By Christine Sampson
With the village seemingly caught in the middle between new, tougher but differing sets of rules regulating septic systems now in effect in East Hampton and Southampton towns and Southampton Village, Sag Harbor Village’s Harbor Committee has laid out formal recommendations to the village trustees for how it wants the village to proceed with legislation of its own.
“As a board, we believe generally that the village should adopt the most stringent upgrade requirements possible under New York State law,” Harbor Committee chairman John Shaka wrote in a January 9 letter to the village board. “It has become increasingly more evident, with the continued pressure for redevelopment, that the state of the existing sanitary septic systems in the village has become the most predominant threat to the health of our bays and other water bodies.”
After releasing a draft of its recommendations to the village board in November, the Harbor Committee formally listed them during the January 9 village board meeting. They primarily concern the upgrading of old septic systems and the locations of where upgrades are required in proximity to waterways.
First, the Harbor Committee addressed actions triggering septic upgrades, noting the other municipalities’ rules call for septic upgrades whenever “new construction” and “substantial reconstruction or expansion” take place. However, it also noted those terms vary in definition, from “increase in floor area” to “increase in value” of the property.
“For the village, because we have many small houses on small lots, we recommend the triggering requirement be as strict as possible,” Mr. Shaka wrote. “We recommend the percentage increase that would trigger the upgrade be set at 25 percent of the existing structure and that it should be calculated based on both gross floor area and value, whichever produces the greatest percentage increase.”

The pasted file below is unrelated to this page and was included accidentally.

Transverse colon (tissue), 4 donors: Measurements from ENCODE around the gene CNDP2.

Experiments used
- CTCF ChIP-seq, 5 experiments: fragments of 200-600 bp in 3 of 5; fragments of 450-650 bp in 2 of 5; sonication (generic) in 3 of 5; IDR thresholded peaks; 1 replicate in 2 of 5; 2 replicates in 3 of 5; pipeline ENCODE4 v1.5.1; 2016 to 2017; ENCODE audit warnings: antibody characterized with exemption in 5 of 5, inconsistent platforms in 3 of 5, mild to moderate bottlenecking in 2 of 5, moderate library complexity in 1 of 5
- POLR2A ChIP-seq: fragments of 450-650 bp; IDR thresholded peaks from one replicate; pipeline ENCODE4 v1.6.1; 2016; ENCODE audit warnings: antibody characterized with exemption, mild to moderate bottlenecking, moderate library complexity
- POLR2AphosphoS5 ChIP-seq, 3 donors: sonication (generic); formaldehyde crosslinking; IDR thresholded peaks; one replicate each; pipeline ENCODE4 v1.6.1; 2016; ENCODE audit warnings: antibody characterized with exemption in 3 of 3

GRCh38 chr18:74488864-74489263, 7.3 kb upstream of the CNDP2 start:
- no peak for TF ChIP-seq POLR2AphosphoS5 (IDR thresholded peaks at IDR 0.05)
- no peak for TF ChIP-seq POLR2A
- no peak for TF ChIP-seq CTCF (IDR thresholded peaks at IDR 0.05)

The Harbor Committee then recommended following East Hampton Town’s rule about requiring septic upgrades no matter where properties are located within its borders, which differs from Southampton Town’s requirement that mandatory upgrades are limited to areas where groundwater takes up to two years to reach bays or other surface waters.
“It stands to reason that nearly all of the village is located close enough to a water body that these innovative nitrogen-reducing systems will have a positive environmental impact no matter where they are situated,” Mr. Shaka wrote.
The committee also suggested the village board consider requiring septic system upgrades whenever a property is sold to a third party “in an arm’s length transaction” or when property owners install swimming pools.
Sag Harbor Mayor Sandra Schroeder said Tuesday the next step is for the village board to weigh in on these suggestions. Then, they will go to the village’s attorney and planners.
“Everyone has to agree,” she said. “We have to work something out. I’m sure we’ll come to a quick agreement. Everyone’s determined to preserve our water quality.”